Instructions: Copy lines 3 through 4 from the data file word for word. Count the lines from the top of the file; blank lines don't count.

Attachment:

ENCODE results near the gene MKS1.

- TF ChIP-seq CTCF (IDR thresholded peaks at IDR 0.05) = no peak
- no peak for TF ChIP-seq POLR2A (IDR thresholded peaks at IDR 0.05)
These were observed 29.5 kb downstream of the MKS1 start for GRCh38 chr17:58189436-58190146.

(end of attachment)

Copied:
- no peak for TF ChIP-seq POLR2A (IDR thresholded peaks at IDR 0.05)
These were observed 29.5 kb downstream of the MKS1 start for GRCh38 chr17:58189436-58190146.